The Florida State Seminoles under Coach Fisher have gone 31-10 (75.61%) straight-up (SU), but just 20-21 (48.78%) against-the-spread (ATS). Fisher’s Seminoles have not faired well against good competition, going 4-6 SU and 3-7 ATS versus teams that finished the season ranked in the top-25.
The Seminoles Against-the-Spread
Predicting any team’s ATS success or their college football odds in the off-season is a challenge, but we have discovered some correlations worth examining. In general, a team’s ATS season record usually stems from the difference between expectations and actual results. Those expectations can be measured by their preseason ranking, their variation in straight-up (SU) wins (from the previous season), and an extreme (either very good or very bad) ATS season immediately prior to the one in question. Expectations are usually quite high for Florida State. In fact, FSU has been ranked in the top-25 of the Associated Press (AP) Preseason Poll in 10 of the last 11 years. That is, in part, why the Seminoles have only won a fraction above 45% of their games ATS over the past 11 years. The chart below illustrates how FSU’s numerically low preseason rank (a lower numerical rank means higher expectations) generally translates to fewer ATS wins than losses.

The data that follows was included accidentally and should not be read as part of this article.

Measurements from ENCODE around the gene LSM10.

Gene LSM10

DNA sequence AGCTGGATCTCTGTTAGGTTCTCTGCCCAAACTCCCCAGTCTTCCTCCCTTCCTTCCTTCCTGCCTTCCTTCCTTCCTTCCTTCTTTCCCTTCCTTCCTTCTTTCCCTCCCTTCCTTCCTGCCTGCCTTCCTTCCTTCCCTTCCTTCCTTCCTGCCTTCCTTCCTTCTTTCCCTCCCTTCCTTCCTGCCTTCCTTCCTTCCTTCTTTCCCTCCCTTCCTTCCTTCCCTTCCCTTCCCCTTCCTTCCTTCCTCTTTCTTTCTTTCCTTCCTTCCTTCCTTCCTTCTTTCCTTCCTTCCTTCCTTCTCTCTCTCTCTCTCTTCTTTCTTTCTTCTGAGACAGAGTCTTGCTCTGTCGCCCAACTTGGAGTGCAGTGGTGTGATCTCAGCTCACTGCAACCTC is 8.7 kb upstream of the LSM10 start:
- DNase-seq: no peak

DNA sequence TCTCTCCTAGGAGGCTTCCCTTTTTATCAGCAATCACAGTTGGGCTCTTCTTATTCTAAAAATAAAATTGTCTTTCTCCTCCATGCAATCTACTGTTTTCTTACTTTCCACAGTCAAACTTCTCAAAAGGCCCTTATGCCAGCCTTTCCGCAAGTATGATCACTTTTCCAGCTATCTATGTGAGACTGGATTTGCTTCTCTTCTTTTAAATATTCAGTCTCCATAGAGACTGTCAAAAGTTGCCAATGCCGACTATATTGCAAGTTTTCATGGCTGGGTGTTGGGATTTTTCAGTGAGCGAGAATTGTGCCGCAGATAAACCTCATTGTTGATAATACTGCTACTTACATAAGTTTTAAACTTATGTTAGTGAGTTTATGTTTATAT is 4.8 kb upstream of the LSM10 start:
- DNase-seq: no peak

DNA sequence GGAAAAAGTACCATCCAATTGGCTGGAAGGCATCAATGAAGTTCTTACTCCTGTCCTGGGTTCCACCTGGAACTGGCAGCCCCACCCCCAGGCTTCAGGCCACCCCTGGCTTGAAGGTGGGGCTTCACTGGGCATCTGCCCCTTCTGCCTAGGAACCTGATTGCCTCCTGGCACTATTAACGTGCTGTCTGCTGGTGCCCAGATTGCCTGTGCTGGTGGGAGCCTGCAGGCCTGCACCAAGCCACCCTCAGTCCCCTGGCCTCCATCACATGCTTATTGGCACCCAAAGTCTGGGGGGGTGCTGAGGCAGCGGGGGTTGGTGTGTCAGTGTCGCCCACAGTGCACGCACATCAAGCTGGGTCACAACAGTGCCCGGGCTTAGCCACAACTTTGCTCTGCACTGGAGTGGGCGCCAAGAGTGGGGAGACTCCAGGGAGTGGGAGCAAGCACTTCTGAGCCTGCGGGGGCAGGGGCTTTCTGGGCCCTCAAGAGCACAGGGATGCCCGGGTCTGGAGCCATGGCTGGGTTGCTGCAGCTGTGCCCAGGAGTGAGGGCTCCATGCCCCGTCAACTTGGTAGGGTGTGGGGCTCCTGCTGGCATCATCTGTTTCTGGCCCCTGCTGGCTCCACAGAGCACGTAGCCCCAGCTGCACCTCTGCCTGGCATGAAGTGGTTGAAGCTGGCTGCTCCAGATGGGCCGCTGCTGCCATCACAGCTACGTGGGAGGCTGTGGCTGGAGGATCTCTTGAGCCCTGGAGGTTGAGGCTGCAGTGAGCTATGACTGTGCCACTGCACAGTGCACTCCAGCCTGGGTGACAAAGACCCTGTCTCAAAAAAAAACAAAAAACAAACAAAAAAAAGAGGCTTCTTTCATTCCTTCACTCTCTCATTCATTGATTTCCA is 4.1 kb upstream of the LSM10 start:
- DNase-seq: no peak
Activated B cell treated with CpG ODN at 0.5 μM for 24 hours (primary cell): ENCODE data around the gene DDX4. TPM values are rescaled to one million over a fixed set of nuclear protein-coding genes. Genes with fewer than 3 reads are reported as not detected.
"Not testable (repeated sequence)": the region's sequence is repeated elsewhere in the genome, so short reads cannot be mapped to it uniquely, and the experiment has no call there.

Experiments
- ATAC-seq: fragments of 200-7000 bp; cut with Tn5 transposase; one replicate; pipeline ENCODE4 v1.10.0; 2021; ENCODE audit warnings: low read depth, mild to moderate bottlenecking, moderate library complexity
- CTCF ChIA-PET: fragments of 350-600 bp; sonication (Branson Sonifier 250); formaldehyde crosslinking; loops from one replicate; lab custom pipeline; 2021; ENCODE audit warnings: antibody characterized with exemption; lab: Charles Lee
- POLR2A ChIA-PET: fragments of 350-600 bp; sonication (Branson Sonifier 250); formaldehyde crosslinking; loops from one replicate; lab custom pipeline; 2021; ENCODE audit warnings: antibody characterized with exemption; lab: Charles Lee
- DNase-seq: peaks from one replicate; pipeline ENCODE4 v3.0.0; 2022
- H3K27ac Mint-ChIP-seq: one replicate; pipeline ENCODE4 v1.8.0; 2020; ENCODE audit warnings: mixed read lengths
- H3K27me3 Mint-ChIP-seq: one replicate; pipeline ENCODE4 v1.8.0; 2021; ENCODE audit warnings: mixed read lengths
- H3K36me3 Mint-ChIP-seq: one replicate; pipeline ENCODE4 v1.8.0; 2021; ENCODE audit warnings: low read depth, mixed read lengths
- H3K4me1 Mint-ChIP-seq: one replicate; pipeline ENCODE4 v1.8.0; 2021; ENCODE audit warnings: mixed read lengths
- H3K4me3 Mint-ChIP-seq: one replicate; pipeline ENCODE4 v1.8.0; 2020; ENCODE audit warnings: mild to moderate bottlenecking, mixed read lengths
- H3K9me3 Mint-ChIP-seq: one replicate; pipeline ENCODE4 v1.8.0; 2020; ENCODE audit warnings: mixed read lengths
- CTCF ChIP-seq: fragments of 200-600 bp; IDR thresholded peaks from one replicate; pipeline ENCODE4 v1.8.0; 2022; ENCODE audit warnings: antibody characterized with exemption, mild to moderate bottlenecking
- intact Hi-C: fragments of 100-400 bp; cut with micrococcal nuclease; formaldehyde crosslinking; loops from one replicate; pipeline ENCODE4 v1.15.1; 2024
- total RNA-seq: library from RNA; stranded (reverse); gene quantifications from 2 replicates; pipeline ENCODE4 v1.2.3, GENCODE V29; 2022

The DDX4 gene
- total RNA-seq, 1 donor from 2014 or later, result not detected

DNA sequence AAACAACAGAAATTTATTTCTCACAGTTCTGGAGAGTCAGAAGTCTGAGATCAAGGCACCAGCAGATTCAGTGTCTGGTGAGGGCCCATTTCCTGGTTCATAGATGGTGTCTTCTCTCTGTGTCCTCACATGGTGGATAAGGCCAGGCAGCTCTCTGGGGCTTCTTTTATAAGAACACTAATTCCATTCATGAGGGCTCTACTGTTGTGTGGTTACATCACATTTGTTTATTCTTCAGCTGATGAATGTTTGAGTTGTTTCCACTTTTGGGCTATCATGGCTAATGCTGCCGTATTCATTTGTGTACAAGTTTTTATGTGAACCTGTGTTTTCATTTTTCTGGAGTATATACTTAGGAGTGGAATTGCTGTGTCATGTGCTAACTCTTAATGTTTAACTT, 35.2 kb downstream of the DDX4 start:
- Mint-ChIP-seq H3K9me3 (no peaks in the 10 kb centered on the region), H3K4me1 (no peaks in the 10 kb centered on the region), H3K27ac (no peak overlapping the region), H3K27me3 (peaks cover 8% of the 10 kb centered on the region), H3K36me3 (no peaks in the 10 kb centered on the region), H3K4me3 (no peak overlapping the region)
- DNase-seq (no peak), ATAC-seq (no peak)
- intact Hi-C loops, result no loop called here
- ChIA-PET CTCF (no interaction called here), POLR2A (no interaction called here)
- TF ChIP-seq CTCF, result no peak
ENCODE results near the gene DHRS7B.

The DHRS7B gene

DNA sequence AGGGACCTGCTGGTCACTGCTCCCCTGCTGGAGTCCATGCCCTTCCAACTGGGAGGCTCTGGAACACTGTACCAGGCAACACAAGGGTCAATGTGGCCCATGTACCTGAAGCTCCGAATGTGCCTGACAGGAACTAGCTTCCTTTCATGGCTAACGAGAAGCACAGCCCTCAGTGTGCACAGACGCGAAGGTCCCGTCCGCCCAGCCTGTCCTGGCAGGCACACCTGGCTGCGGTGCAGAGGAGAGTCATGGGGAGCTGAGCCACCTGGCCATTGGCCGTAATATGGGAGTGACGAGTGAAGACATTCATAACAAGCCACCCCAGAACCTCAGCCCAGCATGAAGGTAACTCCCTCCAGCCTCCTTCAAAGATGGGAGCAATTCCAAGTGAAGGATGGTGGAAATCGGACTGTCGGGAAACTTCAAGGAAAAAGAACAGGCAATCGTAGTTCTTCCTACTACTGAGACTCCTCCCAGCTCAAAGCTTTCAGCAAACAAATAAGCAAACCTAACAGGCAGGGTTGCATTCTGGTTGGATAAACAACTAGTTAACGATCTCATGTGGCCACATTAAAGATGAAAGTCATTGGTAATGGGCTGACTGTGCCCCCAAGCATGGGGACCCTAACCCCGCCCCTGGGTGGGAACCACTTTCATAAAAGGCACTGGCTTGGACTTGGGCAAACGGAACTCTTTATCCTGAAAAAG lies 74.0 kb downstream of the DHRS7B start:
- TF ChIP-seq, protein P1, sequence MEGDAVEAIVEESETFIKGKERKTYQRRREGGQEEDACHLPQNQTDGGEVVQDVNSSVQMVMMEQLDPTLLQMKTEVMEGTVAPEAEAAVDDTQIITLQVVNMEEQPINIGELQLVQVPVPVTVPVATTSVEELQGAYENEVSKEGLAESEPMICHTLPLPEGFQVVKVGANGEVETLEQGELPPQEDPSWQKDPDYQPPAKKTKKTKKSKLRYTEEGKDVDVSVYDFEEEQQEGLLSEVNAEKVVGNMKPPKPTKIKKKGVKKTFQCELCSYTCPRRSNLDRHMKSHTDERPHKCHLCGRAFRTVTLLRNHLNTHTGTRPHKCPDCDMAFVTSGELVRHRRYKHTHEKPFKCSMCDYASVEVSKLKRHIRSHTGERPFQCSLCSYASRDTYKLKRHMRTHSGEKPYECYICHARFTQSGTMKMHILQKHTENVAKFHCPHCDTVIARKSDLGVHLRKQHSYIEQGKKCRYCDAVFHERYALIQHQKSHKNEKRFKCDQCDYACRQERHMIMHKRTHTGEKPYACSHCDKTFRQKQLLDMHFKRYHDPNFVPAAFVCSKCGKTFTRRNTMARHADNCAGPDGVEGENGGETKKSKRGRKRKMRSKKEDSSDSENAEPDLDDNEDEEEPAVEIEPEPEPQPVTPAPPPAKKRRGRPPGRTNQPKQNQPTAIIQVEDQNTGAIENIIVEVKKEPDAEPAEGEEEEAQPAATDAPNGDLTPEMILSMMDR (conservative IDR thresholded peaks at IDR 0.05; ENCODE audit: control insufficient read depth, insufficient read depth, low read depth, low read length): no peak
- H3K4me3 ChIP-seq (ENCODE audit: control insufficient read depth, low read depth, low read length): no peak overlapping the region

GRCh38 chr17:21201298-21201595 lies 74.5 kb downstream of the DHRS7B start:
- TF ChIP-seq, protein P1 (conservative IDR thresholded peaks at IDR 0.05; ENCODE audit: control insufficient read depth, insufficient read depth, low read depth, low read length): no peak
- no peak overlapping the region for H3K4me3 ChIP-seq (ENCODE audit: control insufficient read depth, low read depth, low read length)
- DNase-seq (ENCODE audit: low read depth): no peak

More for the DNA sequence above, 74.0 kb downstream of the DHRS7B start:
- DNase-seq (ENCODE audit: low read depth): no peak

Florida State’s best ATS year was when they had a preseason ranking of 20th (in 2010). Three of FSU’s worst ATS years were when their preseason ranking was in the top-10 (2002, 2004, and 2012). Since the Seminoles rank 11th in the Associated Press (AP) Preseason Poll for 2013, this season appears to be another year of reasonably high expectations. In total, when ranked in the preseason top-15 (like this year), Florida State had two profitable and five unprofitable ATS seasons.